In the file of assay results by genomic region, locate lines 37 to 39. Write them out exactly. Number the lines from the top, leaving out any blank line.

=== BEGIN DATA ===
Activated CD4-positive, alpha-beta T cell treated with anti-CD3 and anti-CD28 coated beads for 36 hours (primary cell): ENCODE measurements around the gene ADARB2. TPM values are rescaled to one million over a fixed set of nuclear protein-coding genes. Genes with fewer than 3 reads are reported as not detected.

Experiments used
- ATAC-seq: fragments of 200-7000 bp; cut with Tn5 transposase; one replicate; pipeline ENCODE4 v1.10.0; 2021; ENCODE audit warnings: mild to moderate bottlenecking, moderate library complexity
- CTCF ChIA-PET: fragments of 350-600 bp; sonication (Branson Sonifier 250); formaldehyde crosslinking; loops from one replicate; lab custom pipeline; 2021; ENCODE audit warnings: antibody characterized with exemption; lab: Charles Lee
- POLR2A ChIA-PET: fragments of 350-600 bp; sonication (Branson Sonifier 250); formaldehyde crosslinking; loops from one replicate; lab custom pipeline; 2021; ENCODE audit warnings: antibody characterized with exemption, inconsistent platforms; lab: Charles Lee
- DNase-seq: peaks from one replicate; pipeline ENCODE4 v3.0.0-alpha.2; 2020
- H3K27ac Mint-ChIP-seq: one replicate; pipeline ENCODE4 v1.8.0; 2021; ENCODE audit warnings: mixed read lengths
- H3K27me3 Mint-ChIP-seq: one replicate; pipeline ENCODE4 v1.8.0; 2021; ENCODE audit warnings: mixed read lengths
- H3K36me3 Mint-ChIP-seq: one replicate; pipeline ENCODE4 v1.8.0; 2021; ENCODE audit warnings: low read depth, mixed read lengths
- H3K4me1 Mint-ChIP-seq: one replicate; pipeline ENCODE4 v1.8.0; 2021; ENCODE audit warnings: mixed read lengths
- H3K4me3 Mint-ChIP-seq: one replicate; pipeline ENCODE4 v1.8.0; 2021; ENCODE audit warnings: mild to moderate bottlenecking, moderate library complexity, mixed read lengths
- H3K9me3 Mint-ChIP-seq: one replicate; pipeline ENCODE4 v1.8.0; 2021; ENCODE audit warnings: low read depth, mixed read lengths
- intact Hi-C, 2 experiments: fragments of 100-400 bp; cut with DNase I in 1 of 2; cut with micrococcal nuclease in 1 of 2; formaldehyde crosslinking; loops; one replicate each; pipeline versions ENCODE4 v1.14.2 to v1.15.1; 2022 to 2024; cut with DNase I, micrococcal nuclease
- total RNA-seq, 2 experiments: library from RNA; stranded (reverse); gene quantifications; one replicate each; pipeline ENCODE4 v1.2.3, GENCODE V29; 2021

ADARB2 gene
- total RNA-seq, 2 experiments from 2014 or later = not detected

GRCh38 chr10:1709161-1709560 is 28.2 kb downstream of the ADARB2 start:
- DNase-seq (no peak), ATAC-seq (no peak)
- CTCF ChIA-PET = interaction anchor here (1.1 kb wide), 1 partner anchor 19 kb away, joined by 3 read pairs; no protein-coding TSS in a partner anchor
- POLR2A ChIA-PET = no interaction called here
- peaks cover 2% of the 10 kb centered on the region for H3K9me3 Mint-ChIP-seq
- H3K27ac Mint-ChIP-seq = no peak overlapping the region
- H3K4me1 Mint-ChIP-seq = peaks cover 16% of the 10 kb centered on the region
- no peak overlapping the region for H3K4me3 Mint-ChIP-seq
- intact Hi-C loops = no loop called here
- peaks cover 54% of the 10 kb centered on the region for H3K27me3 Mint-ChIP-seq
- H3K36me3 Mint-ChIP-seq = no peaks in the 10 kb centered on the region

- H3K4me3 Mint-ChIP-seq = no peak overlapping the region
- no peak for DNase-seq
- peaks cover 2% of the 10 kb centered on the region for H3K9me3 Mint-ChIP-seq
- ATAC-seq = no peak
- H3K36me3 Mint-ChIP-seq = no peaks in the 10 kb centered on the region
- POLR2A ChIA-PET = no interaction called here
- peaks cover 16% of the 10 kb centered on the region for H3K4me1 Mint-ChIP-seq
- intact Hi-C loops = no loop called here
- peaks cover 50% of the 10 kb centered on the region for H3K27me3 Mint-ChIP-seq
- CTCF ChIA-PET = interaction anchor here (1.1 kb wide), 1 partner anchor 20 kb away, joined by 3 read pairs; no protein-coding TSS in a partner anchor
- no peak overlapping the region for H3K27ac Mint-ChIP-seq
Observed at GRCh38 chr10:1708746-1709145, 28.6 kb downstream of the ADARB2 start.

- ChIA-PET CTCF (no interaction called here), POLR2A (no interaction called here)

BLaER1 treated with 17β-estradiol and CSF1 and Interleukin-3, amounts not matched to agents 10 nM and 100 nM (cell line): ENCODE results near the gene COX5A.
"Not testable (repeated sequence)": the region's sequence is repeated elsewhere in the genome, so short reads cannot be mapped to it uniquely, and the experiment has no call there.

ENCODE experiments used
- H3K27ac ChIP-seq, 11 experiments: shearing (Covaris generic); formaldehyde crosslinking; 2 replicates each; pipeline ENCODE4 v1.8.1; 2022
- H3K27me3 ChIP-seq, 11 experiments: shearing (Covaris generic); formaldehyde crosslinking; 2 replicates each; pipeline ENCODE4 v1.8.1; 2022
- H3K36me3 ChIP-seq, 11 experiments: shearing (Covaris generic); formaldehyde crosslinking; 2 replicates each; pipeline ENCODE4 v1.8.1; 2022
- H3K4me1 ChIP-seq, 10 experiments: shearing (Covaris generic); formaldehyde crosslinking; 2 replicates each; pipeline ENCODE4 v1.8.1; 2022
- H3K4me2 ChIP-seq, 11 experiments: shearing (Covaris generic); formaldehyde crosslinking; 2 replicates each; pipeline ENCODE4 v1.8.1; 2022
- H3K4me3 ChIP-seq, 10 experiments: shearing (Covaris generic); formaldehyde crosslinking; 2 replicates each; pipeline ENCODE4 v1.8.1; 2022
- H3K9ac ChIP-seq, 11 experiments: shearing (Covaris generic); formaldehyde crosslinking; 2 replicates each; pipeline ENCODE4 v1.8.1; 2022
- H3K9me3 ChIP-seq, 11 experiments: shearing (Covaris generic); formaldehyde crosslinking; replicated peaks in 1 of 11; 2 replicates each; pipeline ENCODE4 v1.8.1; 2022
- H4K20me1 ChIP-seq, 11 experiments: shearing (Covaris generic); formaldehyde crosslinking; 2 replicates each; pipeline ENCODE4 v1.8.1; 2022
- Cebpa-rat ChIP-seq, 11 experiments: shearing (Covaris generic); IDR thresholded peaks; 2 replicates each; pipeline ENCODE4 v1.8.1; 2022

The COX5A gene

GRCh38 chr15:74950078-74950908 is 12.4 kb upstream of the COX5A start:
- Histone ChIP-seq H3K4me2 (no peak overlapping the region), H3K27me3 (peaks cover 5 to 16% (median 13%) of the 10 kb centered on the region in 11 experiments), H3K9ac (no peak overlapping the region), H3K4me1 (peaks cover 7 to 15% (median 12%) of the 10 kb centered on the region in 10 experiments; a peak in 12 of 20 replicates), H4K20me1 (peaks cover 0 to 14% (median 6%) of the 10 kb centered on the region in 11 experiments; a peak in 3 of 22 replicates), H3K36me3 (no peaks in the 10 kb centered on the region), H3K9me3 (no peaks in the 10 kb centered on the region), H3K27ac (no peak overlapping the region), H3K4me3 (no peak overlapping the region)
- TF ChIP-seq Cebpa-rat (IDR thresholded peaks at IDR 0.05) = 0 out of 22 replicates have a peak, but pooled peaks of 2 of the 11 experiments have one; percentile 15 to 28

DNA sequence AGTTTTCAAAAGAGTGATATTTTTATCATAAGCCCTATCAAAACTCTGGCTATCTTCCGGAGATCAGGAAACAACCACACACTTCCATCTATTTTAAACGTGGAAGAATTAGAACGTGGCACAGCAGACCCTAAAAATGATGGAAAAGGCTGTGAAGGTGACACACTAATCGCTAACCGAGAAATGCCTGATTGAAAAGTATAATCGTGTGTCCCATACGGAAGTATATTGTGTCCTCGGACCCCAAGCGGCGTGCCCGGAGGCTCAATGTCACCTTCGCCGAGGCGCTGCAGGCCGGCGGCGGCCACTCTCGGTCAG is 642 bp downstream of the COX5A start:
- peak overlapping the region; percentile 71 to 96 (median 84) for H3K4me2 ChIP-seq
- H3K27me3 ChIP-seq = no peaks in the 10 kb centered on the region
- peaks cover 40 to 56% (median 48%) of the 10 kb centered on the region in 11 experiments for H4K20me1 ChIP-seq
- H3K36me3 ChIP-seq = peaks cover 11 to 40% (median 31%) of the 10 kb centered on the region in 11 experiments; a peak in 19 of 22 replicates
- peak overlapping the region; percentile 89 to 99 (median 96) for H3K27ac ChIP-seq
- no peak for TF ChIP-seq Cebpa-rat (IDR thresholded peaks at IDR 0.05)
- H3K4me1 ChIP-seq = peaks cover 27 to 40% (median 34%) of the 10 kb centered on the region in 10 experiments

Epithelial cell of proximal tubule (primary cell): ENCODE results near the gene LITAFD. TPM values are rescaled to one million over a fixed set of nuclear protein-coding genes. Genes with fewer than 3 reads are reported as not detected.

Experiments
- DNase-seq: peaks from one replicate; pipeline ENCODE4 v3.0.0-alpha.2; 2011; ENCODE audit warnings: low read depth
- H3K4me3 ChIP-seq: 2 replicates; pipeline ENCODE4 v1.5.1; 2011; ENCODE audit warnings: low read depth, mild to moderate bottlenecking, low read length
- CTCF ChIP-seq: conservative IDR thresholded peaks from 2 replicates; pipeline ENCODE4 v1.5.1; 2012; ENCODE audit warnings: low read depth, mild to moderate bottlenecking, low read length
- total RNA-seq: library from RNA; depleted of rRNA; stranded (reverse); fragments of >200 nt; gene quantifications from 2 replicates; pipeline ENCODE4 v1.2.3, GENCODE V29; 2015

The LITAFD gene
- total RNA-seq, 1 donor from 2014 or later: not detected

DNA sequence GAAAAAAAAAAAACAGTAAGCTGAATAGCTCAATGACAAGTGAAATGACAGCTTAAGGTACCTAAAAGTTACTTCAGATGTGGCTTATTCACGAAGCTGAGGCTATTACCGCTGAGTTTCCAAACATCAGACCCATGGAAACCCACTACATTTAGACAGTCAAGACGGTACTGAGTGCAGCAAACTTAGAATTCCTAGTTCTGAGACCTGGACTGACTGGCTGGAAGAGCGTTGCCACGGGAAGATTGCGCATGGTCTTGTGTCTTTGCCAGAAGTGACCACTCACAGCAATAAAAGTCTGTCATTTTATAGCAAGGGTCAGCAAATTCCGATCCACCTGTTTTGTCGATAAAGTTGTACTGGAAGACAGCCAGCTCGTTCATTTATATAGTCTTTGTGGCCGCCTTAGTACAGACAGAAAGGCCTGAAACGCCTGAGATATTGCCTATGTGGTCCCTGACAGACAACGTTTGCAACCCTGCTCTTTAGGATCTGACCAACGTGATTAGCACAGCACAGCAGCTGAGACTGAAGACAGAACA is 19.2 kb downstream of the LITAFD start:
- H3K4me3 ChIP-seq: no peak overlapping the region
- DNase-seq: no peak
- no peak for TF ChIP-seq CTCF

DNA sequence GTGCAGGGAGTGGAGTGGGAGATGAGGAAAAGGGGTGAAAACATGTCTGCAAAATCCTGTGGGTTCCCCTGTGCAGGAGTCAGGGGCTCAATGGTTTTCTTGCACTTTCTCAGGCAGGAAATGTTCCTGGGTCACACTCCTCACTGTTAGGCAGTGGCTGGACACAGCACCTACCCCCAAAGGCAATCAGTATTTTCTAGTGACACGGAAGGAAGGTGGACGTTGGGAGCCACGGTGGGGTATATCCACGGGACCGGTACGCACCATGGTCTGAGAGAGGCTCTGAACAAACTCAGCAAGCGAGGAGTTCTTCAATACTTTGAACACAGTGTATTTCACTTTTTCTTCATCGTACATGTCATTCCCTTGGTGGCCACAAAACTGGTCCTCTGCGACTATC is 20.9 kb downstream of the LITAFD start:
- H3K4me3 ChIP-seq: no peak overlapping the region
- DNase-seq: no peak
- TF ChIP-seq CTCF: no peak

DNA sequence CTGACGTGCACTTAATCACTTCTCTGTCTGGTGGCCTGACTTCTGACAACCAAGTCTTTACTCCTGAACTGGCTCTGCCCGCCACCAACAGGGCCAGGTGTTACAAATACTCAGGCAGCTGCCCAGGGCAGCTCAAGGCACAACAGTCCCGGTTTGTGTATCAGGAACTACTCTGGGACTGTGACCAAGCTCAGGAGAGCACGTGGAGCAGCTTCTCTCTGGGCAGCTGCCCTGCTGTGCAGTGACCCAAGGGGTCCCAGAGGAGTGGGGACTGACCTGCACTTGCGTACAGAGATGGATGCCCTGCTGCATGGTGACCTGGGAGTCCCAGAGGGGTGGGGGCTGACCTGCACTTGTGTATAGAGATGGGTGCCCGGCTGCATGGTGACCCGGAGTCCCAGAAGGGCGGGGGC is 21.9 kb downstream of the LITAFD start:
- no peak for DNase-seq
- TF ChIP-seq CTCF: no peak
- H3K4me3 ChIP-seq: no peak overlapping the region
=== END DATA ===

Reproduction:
- CTCF ChIA-PET = interaction anchor here (1.1 kb wide), 1 partner anchor 20 kb away, joined by 3 read pairs; no protein-coding TSS in a partner anchor
- no peak overlapping the region for H3K27ac Mint-ChIP-seq
Observed at GRCh38 chr10:1708746-1709145, 28.6 kb downstream of the ADARB2 start.